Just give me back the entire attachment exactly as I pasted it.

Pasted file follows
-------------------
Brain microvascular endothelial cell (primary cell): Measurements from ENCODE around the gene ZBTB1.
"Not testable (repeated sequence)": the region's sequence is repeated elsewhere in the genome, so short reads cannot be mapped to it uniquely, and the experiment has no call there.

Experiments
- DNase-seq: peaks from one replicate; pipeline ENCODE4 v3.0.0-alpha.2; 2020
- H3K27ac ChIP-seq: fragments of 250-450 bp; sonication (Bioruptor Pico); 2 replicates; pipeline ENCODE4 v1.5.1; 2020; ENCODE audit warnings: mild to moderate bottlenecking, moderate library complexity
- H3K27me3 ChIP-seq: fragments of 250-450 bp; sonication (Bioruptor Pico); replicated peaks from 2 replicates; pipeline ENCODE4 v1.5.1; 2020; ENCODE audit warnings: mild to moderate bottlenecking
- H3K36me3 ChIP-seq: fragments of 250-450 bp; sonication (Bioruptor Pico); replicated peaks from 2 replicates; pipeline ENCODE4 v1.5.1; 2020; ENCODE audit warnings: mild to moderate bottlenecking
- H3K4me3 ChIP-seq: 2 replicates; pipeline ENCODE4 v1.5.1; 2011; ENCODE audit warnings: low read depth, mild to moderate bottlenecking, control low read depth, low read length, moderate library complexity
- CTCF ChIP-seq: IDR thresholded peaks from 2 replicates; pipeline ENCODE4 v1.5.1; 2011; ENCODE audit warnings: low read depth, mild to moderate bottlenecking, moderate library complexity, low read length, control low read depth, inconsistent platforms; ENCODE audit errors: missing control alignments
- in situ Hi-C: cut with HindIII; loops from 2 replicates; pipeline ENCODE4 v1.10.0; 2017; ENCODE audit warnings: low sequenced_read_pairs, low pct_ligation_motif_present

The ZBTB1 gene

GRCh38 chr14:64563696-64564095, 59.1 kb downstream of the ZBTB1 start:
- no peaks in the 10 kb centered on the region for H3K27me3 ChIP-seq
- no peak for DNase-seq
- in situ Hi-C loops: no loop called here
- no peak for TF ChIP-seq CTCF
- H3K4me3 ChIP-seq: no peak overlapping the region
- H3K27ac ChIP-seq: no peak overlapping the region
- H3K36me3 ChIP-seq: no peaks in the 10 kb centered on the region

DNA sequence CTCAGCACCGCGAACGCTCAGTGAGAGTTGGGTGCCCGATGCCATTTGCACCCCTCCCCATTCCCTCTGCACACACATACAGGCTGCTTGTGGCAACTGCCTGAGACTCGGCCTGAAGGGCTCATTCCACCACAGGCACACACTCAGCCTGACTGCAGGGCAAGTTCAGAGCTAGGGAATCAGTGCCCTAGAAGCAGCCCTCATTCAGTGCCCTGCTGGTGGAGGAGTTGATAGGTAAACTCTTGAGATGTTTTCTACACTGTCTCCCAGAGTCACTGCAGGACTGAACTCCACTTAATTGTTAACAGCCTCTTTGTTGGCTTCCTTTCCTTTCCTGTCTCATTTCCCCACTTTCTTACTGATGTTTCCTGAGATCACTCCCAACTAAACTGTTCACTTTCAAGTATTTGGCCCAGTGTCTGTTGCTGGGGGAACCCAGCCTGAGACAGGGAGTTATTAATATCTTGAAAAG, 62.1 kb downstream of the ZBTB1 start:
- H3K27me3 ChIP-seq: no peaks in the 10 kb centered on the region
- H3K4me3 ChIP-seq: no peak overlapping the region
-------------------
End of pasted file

Brain microvascular endothelial cell (primary cell): Measurements from ENCODE around the gene ZBTB1.
"Not testable (repeated sequence)": the region's sequence is repeated elsewhere in the genome, so short reads cannot be mapped to it uniquely, and the experiment has no call there.

Experiments
- DNase-seq: peaks from one replicate; pipeline ENCODE4 v3.0.0-alpha.2; 2020
- H3K27ac ChIP-seq: fragments of 250-450 bp; sonication (Bioruptor Pico); 2 replicates; pipeline ENCODE4 v1.5.1; 2020; ENCODE audit warnings: mild to moderate bottlenecking, moderate library complexity
- H3K27me3 ChIP-seq: fragments of 250-450 bp; sonication (Bioruptor Pico); replicated peaks from 2 replicates; pipeline ENCODE4 v1.5.1; 2020; ENCODE audit warnings: mild to moderate bottlenecking
- H3K36me3 ChIP-seq: fragments of 250-450 bp; sonication (Bioruptor Pico); replicated peaks from 2 replicates; pipeline ENCODE4 v1.5.1; 2020; ENCODE audit warnings: mild to moderate bottlenecking
- H3K4me3 ChIP-seq: 2 replicates; pipeline ENCODE4 v1.5.1; 2011; ENCODE audit warnings: low read depth, mild to moderate bottlenecking, control low read depth, low read length, moderate library complexity
- CTCF ChIP-seq: IDR thresholded peaks from 2 replicates; pipeline ENCODE4 v1.5.1; 2011; ENCODE audit warnings: low read depth, mild to moderate bottlenecking, moderate library complexity, low read length, control low read depth, inconsistent platforms; ENCODE audit errors: missing control alignments
- in situ Hi-C: cut with HindIII; loops from 2 replicates; pipeline ENCODE4 v1.10.0; 2017; ENCODE audit warnings: low sequenced_read_pairs, low pct_ligation_motif_present

The ZBTB1 gene

GRCh38 chr14:64563696-64564095, 59.1 kb downstream of the ZBTB1 start:
- no peaks in the 10 kb centered on the region for H3K27me3 ChIP-seq
- no peak for DNase-seq
- in situ Hi-C loops: no loop called here
- no peak for TF ChIP-seq CTCF
- H3K4me3 ChIP-seq: no peak overlapping the region
- H3K27ac ChIP-seq: no peak overlapping the region
- H3K36me3 ChIP-seq: no peaks in the 10 kb centered on the region

DNA sequence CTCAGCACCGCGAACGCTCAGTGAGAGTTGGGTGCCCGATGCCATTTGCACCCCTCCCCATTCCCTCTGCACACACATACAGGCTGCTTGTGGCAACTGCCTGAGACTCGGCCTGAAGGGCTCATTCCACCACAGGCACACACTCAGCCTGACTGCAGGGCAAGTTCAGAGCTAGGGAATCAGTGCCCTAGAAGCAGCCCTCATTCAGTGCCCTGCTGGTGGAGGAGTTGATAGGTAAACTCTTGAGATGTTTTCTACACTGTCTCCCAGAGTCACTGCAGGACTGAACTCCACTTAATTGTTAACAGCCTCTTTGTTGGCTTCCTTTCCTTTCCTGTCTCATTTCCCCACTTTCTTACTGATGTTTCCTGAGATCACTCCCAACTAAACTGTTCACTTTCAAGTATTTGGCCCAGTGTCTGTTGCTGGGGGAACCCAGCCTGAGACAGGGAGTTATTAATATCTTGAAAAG, 62.1 kb downstream of the ZBTB1 start:
- H3K27me3 ChIP-seq: no peaks in the 10 kb centered on the region
- H3K4me3 ChIP-seq: no peak overlapping the region